The Moon: A History for the Future - Oliver Morton - 2019
By: Oliver Morton, The Economist
Narrated by: Neil Dickson
Length: 11 hrs and 31 mins
Release date: 06-04-19
Genre: Science & Technology, Astronomy
Publisher: Hachette Audio
Format: mp3 64/44.1 stereo
An intimate portrait of the Earth's closest neighbor - the Moon - that explores the history and future of humankind's relationship with it
Every generation has looked towards the heavens and wondered at the beauty of the Moon. Fifty years ago, a few Americans became the first to do the reverse - and Earth-bound audiences shared their view of their own planet hanging in the sky instead.
In this short but wide-ranging book, Oliver Morton explores the history and future of humankind's relationship with the Moon from the earliest astronomers such as van Eyck and Galileo through the first space flights and anticipating next phase of our interaction with the Moon, as a portal and stepping stone to further space exploration. The Moon's gentle light has spoken of love and loneliness; its battered surface of death and the cosmic. For some, it is a future on which humankind has turned its back. For others, an adventure yet to begin.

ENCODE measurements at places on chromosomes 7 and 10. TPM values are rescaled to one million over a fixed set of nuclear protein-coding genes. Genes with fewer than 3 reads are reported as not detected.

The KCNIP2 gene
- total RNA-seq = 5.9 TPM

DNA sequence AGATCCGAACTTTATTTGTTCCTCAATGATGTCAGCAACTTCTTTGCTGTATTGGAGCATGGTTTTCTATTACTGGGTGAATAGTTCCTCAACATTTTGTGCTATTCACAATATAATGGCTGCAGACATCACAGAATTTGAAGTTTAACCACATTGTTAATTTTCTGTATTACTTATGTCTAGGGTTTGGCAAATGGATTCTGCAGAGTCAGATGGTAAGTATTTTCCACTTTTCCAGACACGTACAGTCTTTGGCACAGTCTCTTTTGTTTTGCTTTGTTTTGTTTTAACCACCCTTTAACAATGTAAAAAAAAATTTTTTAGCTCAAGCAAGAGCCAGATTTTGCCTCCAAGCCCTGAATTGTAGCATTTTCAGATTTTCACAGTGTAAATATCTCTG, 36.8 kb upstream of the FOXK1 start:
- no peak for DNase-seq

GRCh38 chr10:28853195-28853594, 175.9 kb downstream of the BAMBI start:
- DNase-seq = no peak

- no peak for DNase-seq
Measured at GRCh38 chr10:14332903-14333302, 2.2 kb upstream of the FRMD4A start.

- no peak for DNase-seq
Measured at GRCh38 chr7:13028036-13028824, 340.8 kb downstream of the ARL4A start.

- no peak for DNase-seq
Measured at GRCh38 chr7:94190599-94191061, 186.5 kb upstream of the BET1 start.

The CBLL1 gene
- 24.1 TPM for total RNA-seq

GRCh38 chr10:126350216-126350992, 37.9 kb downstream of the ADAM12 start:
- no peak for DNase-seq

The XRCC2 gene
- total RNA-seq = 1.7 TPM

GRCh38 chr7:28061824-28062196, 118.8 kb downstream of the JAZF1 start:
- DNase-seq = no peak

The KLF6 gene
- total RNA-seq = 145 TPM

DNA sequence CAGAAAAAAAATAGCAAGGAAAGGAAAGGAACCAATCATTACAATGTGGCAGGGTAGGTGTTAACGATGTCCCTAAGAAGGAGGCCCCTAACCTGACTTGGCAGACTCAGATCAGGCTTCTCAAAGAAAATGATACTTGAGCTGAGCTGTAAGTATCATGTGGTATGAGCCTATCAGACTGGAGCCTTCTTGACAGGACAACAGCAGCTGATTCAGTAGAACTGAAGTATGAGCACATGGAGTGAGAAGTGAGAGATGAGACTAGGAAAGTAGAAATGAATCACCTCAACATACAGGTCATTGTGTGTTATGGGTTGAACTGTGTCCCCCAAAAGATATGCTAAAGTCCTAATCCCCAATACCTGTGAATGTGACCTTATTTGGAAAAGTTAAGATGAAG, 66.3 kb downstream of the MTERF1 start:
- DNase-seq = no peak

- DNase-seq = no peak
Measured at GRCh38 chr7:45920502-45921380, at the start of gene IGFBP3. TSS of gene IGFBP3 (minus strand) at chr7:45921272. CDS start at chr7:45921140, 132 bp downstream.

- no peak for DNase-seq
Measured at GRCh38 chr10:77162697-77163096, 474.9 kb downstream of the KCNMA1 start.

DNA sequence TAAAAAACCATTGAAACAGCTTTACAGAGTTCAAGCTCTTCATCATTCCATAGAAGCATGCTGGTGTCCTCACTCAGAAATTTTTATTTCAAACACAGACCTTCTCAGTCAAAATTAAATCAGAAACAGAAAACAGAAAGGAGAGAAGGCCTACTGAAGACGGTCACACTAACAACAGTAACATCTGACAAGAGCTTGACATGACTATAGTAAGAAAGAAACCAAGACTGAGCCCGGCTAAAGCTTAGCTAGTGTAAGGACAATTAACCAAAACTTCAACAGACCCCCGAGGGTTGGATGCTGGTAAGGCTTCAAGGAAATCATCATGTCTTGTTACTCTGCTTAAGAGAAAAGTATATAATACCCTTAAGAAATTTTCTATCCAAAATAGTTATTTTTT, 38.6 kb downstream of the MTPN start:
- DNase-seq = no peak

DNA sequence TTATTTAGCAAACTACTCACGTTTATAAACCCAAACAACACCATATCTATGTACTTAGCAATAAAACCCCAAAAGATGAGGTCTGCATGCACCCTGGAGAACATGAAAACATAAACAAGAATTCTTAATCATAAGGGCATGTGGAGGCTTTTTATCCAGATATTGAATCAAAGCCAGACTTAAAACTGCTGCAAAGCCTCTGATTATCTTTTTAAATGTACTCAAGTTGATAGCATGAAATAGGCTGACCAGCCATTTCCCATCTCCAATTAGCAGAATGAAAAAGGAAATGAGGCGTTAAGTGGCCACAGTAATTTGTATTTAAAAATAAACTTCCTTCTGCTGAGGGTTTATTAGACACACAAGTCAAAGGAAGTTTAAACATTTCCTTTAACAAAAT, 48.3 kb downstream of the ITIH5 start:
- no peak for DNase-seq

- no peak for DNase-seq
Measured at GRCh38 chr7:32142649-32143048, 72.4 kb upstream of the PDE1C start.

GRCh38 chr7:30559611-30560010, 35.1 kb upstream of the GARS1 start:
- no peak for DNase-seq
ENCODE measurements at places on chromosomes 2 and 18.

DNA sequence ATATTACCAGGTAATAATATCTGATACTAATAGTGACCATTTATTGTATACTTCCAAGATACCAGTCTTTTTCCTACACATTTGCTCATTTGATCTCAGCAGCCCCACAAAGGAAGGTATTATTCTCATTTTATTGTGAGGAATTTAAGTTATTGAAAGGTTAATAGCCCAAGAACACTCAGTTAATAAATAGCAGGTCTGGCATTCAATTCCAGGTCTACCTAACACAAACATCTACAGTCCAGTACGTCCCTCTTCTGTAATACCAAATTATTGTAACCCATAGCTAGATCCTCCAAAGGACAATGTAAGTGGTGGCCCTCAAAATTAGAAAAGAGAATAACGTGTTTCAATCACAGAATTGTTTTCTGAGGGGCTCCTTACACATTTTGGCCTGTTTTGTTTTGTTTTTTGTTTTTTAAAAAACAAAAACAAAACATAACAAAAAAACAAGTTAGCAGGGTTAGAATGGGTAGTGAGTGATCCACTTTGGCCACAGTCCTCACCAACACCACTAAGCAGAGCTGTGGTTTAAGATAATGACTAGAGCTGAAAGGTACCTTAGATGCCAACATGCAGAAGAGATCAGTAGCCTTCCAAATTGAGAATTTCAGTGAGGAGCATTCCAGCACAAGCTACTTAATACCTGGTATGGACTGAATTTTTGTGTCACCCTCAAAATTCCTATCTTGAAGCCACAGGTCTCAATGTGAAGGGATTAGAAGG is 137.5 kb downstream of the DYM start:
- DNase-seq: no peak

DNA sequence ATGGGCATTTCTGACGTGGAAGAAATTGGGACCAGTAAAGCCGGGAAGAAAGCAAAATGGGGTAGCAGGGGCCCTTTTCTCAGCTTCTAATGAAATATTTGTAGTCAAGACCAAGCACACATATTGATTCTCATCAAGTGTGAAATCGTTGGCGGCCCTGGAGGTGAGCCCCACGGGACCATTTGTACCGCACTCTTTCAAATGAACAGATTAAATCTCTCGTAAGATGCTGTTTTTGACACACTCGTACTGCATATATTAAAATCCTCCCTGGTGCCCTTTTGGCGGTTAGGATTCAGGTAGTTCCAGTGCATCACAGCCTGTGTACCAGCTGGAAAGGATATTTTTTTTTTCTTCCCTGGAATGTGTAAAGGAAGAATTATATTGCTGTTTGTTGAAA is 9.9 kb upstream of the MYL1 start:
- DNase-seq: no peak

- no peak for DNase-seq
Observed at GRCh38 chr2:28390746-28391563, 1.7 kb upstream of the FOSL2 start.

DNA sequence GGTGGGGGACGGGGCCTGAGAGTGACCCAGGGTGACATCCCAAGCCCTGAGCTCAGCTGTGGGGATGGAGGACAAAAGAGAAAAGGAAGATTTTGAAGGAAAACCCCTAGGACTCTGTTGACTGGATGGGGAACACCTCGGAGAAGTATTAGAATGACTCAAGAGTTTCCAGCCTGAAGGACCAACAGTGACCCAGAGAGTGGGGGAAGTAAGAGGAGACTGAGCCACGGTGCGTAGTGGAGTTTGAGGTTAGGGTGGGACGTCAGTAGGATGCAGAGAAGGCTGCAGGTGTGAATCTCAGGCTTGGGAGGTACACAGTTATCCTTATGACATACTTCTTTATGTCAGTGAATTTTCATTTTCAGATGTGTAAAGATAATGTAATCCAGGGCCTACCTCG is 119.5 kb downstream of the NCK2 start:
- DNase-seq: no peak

Advanced technologies, new ambitions, and old dreams mean that men, women, and robots now seem certain to return to the Moon. What will they learn there about the universe, the Earth - and themselves? And, this time, will they stay?
©2019 Oliver Morton and The Economist (P)2019 Hachette Audio
"Our Moon, a spherical bit of unchanging inanimate rock, nonetheless captivates us with its romance and its beauty. Its tantalizing almost deceptive proximity makes it also a destination, both a past one and a promising one for the future. In this poetically written and informative book, Oliver Morton takes us through all aspects of this very familiar but very foreign territory, which has inspired stories and study for decades. What a remarkable achievement and one well worth exploring." (Lisa Randall, Frank B. Baird Professor of Science, Harvard University)
"An engaging, multifaceted view of the moon...an account that is not only rich in facts, but leavened with fiction, for the author seems to have read widely in the literature of science fiction to show the interest, ideas, and fantasies people have had about our nearest companion in the solar system.... Accessible, informative, and entertaining-first-rate popular science reporting." (Kirkus, starred review)
"Beautifully written: evocative, witty, and truly informative. I thought I knew a lot about the Moon but I nonetheless learned all sorts of fascinating new things, and thoroughly enjoyed myself doing so. Combining science and science fiction is not easy and Oliver Morton manages it seamlessly and brilliantly! Superb." (Adam Roberts, author of The Palgrave History of Science Fiction and The Thing Itself)
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